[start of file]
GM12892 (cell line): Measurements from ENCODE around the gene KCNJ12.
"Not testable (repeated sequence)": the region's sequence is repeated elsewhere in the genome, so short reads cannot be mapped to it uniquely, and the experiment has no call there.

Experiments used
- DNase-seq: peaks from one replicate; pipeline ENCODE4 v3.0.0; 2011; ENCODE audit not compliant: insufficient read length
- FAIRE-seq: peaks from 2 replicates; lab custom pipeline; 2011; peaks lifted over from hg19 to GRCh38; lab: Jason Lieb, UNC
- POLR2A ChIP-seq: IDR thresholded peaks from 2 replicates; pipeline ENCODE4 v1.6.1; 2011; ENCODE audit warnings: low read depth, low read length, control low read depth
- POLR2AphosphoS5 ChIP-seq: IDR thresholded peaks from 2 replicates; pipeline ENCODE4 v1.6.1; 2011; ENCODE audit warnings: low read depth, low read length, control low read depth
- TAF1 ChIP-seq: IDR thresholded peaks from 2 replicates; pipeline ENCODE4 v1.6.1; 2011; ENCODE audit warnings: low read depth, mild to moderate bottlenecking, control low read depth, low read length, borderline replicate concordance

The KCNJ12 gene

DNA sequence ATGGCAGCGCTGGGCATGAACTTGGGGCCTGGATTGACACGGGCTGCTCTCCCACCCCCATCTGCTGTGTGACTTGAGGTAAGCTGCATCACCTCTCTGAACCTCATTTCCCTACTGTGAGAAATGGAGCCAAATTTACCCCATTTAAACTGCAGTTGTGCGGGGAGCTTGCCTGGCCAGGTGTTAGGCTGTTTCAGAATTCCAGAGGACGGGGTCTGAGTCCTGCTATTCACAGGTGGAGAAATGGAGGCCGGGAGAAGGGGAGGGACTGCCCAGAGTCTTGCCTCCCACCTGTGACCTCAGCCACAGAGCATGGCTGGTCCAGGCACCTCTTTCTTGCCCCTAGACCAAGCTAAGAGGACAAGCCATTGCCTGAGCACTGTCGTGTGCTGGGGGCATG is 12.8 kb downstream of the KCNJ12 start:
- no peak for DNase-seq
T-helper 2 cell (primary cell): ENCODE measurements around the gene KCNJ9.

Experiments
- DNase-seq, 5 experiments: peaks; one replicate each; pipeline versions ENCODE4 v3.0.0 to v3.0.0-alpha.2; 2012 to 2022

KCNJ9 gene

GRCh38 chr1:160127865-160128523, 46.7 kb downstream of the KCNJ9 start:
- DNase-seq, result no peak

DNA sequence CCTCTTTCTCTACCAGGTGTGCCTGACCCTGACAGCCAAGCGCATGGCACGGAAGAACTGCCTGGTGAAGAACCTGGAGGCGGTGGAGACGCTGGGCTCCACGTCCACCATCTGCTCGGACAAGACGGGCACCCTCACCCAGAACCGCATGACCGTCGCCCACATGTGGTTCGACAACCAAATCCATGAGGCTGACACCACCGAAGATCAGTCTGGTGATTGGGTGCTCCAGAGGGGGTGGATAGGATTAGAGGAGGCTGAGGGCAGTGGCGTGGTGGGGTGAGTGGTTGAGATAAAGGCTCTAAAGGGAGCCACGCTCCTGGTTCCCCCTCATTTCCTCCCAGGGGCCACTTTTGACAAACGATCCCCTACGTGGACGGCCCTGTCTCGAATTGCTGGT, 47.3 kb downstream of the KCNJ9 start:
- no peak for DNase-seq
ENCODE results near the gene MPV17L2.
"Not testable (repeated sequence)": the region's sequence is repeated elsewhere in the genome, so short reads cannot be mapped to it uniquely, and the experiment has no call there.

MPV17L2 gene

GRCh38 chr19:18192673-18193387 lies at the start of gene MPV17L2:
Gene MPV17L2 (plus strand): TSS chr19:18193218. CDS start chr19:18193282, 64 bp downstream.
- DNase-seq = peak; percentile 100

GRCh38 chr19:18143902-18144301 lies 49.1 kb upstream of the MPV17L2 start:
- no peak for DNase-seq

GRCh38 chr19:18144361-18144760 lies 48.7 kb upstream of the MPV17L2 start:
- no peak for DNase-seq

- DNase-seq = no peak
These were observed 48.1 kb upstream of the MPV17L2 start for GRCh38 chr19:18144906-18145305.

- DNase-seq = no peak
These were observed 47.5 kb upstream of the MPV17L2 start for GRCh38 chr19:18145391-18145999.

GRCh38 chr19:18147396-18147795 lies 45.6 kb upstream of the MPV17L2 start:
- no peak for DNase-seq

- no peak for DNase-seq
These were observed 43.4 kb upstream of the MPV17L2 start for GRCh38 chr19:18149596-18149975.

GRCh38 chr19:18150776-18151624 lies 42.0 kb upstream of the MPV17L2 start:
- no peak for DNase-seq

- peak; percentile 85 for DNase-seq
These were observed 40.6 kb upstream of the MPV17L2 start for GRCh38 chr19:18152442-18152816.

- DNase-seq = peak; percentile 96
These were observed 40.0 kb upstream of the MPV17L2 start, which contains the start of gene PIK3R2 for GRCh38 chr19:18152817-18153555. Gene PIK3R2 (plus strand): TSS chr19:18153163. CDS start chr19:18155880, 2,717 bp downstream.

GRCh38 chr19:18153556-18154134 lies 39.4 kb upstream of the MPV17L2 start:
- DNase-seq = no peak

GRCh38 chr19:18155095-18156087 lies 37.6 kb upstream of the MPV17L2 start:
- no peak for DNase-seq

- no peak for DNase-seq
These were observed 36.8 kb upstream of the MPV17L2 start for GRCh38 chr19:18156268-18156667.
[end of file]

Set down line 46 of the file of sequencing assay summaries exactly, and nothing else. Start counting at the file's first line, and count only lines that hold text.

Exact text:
GRCh38 chr19:18155095-18156087 lies 37.6 kb upstream of the MPV17L2 start: